Excellent – simple numbers that we can work with. For example, one of my tags returns: 2,51,69,48,48,49,65,51,53,70,50,69,51,3 and another returns 2,51,67,48,48,67,69,49,48,68,53,51,55,3. Note that both start with 2 and end with 3, so the unique tag details are the 12 integers between the 2 and 3. One could read the data as characters or hexadecimal numbers by altering the data type in the sketch from int to byte, but for simplicity I am working in integers. Now all we need to do is fashion sketches to recognise the tag number(s) we want to use, and perform an action based on which tag number is used (or do something when a tag is read, but not the tag you want).

In the following example, (download) the sketch reads the 14 integers returned from the card reader when a tag is swiped. These integers are placed into a fourteen element array, which is then compared against arrays holding the numbers my “allowed” tags. If an allowed tag is read, the green LED comes on, if a disallowed tag is read, the red LED comes on. Of course you could have the digital outputs controlling other things using a switching transistor or a relay. Below is the schematic:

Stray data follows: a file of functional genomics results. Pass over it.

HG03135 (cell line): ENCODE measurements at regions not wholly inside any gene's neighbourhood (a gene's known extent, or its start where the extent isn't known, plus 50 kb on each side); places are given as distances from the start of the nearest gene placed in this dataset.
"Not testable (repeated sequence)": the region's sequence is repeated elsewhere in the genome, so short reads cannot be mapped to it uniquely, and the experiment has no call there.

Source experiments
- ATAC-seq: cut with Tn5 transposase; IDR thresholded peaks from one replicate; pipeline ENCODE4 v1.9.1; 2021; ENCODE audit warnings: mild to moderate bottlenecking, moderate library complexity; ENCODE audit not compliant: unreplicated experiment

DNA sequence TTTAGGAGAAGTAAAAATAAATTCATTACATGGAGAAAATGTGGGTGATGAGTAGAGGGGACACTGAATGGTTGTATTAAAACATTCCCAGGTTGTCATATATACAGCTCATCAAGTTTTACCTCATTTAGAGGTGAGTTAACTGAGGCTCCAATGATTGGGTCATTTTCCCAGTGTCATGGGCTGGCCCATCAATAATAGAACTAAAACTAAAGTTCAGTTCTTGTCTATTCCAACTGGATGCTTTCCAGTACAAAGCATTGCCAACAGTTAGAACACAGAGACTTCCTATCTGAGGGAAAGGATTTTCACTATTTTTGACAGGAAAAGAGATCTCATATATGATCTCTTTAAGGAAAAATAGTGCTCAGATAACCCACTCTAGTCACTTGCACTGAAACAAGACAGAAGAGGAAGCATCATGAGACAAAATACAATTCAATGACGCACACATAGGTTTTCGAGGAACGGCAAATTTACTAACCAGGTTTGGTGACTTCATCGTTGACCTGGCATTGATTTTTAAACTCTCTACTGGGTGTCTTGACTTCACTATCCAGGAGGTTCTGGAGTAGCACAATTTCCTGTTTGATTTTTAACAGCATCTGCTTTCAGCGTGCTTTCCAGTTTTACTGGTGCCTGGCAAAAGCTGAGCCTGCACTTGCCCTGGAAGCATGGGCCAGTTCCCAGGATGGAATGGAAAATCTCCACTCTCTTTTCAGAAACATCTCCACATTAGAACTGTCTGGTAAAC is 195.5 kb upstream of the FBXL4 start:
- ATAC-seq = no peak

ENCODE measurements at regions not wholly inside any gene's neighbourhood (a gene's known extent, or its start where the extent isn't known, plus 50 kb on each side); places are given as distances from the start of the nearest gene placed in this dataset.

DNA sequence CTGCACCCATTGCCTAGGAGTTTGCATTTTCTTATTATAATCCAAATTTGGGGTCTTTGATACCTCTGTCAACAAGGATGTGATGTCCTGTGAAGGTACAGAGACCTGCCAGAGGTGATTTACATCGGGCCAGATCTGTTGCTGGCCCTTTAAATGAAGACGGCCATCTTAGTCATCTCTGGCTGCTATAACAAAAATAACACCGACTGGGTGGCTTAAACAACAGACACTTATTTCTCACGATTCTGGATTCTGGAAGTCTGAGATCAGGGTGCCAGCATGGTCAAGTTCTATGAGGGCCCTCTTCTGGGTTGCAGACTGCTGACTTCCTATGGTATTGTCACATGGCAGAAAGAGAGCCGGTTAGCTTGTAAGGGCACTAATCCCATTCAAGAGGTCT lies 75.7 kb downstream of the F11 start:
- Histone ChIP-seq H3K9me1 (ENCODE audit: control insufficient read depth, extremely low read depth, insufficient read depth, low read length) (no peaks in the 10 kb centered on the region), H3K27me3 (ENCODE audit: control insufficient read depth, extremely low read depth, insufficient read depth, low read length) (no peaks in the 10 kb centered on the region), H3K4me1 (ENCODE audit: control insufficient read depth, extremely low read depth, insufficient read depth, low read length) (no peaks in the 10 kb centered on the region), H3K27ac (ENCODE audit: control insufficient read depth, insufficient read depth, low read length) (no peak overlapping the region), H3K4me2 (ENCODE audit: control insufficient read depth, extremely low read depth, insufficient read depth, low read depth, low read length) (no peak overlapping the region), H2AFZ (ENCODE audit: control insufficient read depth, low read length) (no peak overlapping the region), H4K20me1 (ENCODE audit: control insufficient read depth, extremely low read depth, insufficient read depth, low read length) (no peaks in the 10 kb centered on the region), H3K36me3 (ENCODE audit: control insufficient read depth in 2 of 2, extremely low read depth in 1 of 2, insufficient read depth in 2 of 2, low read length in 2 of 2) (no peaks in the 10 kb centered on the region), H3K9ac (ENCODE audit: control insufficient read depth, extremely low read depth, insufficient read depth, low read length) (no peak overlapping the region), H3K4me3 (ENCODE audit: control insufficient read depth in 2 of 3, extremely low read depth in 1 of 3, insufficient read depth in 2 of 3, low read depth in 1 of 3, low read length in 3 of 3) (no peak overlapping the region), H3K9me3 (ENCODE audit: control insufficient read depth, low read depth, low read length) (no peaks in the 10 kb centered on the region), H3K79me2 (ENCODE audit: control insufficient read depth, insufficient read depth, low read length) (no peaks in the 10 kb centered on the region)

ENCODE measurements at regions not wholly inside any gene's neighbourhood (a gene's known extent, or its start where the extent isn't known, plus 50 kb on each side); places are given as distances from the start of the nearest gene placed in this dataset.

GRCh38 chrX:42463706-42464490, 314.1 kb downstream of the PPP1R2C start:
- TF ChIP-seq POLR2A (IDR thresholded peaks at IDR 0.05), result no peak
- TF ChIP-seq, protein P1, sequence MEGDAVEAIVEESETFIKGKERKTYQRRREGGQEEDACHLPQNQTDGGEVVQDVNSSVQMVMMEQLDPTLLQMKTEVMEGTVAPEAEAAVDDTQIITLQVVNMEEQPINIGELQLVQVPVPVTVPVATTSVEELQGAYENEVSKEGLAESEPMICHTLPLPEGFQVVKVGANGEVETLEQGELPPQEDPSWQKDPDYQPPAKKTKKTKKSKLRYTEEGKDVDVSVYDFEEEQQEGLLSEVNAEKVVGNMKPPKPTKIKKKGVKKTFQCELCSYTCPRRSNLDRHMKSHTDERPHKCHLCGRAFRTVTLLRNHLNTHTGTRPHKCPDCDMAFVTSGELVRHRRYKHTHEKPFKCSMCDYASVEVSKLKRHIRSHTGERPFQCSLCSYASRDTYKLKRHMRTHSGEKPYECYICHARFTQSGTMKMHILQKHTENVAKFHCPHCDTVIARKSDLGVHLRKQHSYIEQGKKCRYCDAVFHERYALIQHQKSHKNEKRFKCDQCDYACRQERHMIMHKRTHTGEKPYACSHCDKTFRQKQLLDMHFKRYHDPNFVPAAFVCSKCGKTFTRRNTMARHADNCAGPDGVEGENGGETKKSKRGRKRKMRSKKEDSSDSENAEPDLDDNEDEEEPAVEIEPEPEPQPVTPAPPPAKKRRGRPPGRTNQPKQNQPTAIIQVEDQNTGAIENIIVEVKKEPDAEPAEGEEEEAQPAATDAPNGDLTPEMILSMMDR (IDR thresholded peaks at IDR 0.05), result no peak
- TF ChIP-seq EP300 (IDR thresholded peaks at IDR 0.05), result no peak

example15p2schematicss

And a short video in action:

Excellent – now we are getting close to something useful. The example above could make a simple door control, or an over-engineered cookie jar.

Now for some more practical uses of RFID and Arduino. In the past we have worked with real time in many chapters, and also have stored data using a microSD card shield

We will build on our previous example by adding time and date logging for all accesses to the system, successful or not. This could be used again for door access, payroll calculations as a modern-day punch-clock, or even a simple logging device to see what time the children arrive home when you aren’t around to check. So we will need a microSD shield, and some sort of DS1307 breakout board or shield.